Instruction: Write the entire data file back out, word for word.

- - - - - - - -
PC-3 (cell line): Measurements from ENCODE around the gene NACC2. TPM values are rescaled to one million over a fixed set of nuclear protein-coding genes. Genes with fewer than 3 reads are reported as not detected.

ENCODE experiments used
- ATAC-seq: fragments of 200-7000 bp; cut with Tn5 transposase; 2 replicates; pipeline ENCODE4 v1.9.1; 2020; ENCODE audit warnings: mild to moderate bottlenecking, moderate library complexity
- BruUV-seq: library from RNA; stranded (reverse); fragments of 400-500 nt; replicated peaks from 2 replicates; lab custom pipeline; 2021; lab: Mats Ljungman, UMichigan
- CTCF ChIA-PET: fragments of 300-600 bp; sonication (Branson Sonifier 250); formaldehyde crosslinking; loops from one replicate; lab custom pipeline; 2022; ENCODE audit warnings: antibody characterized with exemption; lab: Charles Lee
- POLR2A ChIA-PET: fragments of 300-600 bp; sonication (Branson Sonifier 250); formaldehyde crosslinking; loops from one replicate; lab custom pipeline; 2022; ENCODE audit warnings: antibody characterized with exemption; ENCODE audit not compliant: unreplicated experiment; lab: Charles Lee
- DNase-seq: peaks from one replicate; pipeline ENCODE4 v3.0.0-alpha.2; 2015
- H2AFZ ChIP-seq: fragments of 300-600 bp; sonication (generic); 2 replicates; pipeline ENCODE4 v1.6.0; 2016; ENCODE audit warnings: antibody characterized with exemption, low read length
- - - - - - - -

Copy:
PC-3 (cell line): Measurements from ENCODE around the gene NACC2. TPM values are rescaled to one million over a fixed set of nuclear protein-coding genes. Genes with fewer than 3 reads are reported as not detected.

ENCODE experiments used
- ATAC-seq: fragments of 200-7000 bp; cut with Tn5 transposase; 2 replicates; pipeline ENCODE4 v1.9.1; 2020; ENCODE audit warnings: mild to moderate bottlenecking, moderate library complexity
- BruUV-seq: library from RNA; stranded (reverse); fragments of 400-500 nt; replicated peaks from 2 replicates; lab custom pipeline; 2021; lab: Mats Ljungman, UMichigan
- CTCF ChIA-PET: fragments of 300-600 bp; sonication (Branson Sonifier 250); formaldehyde crosslinking; loops from one replicate; lab custom pipeline; 2022; ENCODE audit warnings: antibody characterized with exemption; lab: Charles Lee
- POLR2A ChIA-PET: fragments of 300-600 bp; sonication (Branson Sonifier 250); formaldehyde crosslinking; loops from one replicate; lab custom pipeline; 2022; ENCODE audit warnings: antibody characterized with exemption; ENCODE audit not compliant: unreplicated experiment; lab: Charles Lee
- DNase-seq: peaks from one replicate; pipeline ENCODE4 v3.0.0-alpha.2; 2015
- H2AFZ ChIP-seq: fragments of 300-600 bp; sonication (generic); 2 replicates; pipeline ENCODE4 v1.6.0; 2016; ENCODE audit warnings: antibody characterized with exemption, low read length